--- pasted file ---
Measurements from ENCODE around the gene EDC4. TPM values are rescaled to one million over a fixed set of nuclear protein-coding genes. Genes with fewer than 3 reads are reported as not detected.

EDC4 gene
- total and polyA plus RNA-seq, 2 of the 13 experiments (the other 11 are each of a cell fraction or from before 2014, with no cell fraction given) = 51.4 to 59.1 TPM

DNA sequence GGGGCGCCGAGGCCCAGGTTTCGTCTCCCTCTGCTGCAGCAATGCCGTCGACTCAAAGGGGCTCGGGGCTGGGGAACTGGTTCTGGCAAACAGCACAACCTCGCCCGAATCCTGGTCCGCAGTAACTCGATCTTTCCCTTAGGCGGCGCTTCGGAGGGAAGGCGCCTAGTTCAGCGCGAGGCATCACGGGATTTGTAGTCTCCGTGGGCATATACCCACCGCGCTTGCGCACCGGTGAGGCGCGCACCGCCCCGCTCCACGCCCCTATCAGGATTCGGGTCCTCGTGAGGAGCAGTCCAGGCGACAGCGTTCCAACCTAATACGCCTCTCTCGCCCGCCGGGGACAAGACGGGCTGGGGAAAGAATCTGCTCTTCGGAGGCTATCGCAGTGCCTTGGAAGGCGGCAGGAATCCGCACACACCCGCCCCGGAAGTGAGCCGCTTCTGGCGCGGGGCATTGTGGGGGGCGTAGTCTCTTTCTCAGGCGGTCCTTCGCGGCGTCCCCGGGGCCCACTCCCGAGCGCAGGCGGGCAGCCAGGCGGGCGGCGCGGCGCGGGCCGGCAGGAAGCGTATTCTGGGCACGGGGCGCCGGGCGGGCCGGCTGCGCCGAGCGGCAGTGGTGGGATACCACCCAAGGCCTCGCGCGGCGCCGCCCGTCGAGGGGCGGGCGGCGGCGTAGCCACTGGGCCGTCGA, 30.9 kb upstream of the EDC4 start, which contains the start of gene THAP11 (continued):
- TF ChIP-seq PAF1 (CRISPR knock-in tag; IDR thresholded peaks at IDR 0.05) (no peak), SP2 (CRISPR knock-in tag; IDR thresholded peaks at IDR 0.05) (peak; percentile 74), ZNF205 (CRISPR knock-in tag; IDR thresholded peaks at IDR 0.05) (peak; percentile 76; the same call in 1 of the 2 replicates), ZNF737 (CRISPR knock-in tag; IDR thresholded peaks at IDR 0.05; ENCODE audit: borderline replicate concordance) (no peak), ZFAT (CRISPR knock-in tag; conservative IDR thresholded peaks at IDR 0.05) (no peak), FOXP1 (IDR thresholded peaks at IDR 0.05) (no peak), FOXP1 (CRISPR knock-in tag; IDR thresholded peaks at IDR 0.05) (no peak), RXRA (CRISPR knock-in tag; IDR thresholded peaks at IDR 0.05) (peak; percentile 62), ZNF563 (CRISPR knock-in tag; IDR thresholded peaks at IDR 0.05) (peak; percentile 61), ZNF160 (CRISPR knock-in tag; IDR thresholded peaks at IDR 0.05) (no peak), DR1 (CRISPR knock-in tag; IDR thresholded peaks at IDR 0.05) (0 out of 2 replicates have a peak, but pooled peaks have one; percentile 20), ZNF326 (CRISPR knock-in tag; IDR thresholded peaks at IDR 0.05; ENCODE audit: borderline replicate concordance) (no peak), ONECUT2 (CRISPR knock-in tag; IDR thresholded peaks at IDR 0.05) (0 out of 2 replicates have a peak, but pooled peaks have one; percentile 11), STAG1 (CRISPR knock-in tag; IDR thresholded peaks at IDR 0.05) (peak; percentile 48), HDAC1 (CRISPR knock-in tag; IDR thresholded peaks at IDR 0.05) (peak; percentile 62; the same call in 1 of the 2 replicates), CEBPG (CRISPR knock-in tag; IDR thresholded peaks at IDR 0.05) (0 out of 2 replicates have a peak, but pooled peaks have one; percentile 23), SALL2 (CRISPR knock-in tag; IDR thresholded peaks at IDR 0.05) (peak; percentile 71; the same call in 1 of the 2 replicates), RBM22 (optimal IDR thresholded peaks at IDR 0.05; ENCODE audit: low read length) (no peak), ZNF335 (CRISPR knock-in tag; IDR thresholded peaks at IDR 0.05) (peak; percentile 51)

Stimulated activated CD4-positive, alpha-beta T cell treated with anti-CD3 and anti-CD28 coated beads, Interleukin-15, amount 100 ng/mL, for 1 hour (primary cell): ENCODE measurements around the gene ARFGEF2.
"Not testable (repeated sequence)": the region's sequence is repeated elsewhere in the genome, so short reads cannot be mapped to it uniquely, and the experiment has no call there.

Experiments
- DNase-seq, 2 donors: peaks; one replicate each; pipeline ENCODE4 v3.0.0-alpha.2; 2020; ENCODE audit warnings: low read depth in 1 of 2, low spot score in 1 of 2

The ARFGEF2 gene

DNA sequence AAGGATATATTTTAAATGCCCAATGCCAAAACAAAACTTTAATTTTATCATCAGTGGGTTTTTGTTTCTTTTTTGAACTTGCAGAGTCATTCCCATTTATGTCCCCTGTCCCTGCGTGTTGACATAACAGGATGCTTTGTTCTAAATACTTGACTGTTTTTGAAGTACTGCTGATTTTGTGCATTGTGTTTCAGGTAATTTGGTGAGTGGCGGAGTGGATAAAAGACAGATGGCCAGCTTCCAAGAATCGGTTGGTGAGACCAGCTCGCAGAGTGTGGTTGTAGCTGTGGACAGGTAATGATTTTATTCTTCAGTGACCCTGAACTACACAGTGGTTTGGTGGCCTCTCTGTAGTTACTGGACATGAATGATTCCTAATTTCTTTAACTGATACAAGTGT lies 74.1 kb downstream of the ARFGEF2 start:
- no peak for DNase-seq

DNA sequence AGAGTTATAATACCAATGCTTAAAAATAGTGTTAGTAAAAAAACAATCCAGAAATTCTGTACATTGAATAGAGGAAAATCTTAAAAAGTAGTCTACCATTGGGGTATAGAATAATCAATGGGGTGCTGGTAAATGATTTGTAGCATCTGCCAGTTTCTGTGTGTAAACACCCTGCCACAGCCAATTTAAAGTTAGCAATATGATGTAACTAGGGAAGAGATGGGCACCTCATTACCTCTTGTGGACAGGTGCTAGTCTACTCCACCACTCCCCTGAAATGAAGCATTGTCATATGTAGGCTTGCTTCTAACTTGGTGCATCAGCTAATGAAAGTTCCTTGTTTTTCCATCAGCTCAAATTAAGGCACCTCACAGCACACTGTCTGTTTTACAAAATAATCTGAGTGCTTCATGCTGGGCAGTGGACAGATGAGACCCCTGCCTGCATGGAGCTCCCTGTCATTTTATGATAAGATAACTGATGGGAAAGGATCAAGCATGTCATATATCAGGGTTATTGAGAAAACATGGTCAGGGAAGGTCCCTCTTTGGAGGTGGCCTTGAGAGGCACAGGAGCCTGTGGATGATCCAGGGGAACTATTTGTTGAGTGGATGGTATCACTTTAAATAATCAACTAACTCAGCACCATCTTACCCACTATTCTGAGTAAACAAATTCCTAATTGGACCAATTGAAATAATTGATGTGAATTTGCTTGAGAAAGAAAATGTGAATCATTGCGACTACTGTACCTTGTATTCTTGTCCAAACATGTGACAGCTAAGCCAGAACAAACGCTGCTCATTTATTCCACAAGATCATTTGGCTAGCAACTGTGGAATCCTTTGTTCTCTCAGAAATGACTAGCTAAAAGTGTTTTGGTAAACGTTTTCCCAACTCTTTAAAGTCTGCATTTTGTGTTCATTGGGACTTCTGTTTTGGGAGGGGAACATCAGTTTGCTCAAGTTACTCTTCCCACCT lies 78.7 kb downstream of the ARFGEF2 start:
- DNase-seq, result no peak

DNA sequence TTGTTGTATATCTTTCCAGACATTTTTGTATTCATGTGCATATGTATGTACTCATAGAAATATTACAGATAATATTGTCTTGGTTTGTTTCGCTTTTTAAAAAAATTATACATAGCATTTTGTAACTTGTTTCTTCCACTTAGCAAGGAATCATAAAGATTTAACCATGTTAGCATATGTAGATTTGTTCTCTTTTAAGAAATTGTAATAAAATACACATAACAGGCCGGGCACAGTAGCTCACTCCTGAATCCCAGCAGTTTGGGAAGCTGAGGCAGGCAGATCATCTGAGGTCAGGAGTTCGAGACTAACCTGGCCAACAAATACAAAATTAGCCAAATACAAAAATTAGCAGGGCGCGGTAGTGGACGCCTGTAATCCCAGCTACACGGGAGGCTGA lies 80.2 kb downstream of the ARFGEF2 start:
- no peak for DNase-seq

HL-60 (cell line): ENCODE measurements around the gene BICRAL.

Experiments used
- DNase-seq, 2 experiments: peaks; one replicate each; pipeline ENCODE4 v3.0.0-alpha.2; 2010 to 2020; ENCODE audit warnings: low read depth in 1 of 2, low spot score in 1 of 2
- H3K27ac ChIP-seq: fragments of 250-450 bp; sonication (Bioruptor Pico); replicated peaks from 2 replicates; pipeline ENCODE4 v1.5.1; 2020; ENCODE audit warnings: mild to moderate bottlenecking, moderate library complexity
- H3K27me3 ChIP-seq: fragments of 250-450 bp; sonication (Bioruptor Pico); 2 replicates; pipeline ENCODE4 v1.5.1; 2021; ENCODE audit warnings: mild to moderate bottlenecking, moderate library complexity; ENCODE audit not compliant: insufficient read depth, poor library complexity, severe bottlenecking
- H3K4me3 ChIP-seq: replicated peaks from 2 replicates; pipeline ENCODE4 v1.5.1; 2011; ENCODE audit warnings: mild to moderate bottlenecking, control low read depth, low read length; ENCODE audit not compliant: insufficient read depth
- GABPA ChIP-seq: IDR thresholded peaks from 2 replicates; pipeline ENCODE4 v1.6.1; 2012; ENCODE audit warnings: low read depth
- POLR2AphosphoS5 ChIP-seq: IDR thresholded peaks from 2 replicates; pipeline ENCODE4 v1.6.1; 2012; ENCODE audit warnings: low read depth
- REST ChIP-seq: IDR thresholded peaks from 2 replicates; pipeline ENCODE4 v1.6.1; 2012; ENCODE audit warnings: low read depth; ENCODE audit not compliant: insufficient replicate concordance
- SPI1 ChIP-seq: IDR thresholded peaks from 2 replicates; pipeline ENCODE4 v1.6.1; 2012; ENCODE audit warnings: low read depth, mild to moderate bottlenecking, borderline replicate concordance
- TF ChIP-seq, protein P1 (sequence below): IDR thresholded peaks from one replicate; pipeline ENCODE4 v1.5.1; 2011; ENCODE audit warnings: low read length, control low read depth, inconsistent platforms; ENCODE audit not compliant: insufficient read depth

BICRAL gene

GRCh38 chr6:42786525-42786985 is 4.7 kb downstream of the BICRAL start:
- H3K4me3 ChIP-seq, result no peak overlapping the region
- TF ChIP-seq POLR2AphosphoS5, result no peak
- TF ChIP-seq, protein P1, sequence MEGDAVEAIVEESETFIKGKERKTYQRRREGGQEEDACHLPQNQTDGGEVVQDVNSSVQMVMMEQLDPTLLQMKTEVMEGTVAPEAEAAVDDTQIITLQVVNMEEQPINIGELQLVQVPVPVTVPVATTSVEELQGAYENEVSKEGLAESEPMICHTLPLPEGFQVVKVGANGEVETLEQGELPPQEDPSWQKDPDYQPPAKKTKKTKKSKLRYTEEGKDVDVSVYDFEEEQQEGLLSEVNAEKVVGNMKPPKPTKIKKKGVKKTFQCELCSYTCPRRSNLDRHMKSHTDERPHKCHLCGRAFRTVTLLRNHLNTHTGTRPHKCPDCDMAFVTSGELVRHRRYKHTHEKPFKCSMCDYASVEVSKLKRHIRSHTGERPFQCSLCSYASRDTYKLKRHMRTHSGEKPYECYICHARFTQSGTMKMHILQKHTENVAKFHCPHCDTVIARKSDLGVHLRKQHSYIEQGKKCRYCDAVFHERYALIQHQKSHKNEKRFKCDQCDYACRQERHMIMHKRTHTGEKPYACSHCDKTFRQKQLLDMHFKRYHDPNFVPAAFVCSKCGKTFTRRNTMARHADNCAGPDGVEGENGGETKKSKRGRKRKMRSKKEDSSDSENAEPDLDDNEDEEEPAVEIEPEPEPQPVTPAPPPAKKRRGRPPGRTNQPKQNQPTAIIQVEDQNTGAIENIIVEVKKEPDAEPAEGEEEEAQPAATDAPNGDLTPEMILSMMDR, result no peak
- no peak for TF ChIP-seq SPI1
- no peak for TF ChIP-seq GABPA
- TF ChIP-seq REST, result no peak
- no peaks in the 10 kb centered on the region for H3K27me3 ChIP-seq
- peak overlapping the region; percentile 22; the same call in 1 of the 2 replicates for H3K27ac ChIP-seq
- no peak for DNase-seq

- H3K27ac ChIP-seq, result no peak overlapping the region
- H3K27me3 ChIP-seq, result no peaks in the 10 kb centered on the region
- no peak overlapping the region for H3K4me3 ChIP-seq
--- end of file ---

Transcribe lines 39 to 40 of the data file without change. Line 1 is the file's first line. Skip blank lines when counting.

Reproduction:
- H3K27ac ChIP-seq, result no peak overlapping the region
- H3K27me3 ChIP-seq, result no peaks in the 10 kb centered on the region